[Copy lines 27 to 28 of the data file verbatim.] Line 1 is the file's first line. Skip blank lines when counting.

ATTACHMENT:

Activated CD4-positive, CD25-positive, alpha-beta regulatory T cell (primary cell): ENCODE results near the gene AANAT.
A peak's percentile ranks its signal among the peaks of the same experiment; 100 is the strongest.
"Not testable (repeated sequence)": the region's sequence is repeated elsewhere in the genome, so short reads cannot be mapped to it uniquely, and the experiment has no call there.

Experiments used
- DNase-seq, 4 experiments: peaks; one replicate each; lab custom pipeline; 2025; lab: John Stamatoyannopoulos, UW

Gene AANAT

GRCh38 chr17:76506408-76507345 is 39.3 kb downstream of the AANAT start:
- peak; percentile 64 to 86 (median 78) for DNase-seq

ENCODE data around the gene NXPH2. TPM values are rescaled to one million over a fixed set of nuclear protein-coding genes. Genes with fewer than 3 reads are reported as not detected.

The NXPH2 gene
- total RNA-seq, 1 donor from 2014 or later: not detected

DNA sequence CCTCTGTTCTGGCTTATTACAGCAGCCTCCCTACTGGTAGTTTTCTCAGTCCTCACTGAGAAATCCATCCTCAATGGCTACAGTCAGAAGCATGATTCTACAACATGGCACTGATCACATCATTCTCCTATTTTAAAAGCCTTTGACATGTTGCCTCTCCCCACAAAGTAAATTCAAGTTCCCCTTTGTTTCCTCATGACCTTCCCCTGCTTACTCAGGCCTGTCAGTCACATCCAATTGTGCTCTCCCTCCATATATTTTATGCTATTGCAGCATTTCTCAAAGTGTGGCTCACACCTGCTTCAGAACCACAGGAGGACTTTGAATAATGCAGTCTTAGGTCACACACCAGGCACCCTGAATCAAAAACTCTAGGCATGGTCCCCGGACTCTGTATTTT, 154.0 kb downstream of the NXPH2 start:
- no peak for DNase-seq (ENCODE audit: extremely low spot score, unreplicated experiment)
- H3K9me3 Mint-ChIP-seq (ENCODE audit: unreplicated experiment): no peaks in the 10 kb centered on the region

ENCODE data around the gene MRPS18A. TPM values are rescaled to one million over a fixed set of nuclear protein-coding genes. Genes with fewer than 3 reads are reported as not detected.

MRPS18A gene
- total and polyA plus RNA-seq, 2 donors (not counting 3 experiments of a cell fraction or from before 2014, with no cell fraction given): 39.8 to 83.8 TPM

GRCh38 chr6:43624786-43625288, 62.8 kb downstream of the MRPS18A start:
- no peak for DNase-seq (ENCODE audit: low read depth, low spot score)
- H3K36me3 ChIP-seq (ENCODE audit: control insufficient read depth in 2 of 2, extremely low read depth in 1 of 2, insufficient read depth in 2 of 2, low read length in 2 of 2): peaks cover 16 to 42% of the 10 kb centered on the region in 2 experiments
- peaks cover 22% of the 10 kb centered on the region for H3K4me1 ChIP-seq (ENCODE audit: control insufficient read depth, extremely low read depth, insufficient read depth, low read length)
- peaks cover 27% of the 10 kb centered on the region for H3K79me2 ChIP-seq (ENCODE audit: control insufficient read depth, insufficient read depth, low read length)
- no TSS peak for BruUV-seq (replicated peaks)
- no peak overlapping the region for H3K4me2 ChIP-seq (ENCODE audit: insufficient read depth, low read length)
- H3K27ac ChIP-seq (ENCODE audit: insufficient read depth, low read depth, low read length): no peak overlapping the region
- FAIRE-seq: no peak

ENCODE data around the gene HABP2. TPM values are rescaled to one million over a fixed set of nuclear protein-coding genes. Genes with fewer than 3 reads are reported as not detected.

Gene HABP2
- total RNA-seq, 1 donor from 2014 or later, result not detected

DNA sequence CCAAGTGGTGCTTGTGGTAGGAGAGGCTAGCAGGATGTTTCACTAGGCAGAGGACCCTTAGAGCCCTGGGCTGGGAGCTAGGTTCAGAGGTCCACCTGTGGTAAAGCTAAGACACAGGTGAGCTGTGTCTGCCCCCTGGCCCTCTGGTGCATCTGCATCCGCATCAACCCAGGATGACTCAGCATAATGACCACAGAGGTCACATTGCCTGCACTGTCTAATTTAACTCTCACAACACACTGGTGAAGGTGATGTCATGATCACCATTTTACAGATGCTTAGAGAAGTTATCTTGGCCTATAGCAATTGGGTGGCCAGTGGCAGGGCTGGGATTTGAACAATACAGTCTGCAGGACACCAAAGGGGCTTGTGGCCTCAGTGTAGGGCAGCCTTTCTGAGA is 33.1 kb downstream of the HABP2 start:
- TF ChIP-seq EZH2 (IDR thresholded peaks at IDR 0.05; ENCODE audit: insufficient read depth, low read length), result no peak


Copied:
ENCODE data around the gene HABP2. TPM values are rescaled to one million over a fixed set of nuclear protein-coding genes. Genes with fewer than 3 reads are reported as not detected.

Gene HABP2